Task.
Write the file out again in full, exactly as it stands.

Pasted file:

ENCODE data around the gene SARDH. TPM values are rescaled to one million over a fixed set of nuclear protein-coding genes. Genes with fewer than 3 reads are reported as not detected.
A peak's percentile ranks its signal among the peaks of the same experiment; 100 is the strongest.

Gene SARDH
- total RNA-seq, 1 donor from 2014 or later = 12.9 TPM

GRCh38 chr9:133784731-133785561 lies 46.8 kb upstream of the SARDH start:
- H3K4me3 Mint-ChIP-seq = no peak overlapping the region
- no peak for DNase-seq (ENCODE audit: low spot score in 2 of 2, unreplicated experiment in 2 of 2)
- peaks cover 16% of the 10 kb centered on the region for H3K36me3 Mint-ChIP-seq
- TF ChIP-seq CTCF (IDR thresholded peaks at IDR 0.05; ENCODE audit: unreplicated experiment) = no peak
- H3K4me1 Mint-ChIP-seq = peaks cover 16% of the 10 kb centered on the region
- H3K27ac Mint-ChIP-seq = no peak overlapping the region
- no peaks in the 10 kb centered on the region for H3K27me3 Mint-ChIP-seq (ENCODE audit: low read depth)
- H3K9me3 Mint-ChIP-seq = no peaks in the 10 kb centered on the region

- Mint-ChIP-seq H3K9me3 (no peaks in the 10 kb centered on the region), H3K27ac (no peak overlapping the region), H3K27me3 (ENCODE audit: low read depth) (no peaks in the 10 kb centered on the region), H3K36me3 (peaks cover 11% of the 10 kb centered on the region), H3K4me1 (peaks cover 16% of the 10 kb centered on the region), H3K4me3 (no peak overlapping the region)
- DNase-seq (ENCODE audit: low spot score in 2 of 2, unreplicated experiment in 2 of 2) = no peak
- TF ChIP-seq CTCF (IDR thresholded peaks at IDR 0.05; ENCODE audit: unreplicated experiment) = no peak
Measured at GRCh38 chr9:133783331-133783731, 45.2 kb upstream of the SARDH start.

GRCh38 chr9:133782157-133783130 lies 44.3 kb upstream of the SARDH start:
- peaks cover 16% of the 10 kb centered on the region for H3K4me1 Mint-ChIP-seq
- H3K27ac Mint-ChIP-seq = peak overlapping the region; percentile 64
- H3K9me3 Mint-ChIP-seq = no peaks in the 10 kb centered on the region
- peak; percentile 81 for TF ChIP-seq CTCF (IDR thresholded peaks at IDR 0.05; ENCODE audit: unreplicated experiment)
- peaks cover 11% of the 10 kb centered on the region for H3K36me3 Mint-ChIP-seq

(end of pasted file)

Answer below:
ENCODE data around the gene SARDH. TPM values are rescaled to one million over a fixed set of nuclear protein-coding genes. Genes with fewer than 3 reads are reported as not detected.
A peak's percentile ranks its signal among the peaks of the same experiment; 100 is the strongest.

Gene SARDH
- total RNA-seq, 1 donor from 2014 or later = 12.9 TPM

GRCh38 chr9:133784731-133785561 lies 46.8 kb upstream of the SARDH start:
- H3K4me3 Mint-ChIP-seq = no peak overlapping the region
- no peak for DNase-seq (ENCODE audit: low spot score in 2 of 2, unreplicated experiment in 2 of 2)
- peaks cover 16% of the 10 kb centered on the region for H3K36me3 Mint-ChIP-seq
- TF ChIP-seq CTCF (IDR thresholded peaks at IDR 0.05; ENCODE audit: unreplicated experiment) = no peak
- H3K4me1 Mint-ChIP-seq = peaks cover 16% of the 10 kb centered on the region
- H3K27ac Mint-ChIP-seq = no peak overlapping the region
- no peaks in the 10 kb centered on the region for H3K27me3 Mint-ChIP-seq (ENCODE audit: low read depth)
- H3K9me3 Mint-ChIP-seq = no peaks in the 10 kb centered on the region

- Mint-ChIP-seq H3K9me3 (no peaks in the 10 kb centered on the region), H3K27ac (no peak overlapping the region), H3K27me3 (ENCODE audit: low read depth) (no peaks in the 10 kb centered on the region), H3K36me3 (peaks cover 11% of the 10 kb centered on the region), H3K4me1 (peaks cover 16% of the 10 kb centered on the region), H3K4me3 (no peak overlapping the region)
- DNase-seq (ENCODE audit: low spot score in 2 of 2, unreplicated experiment in 2 of 2) = no peak
- TF ChIP-seq CTCF (IDR thresholded peaks at IDR 0.05; ENCODE audit: unreplicated experiment) = no peak
Measured at GRCh38 chr9:133783331-133783731, 45.2 kb upstream of the SARDH start.

GRCh38 chr9:133782157-133783130 lies 44.3 kb upstream of the SARDH start:
- peaks cover 16% of the 10 kb centered on the region for H3K4me1 Mint-ChIP-seq
- H3K27ac Mint-ChIP-seq = peak overlapping the region; percentile 64
- H3K9me3 Mint-ChIP-seq = no peaks in the 10 kb centered on the region
- peak; percentile 81 for TF ChIP-seq CTCF (IDR thresholded peaks at IDR 0.05; ENCODE audit: unreplicated experiment)
- peaks cover 11% of the 10 kb centered on the region for H3K36me3 Mint-ChIP-seq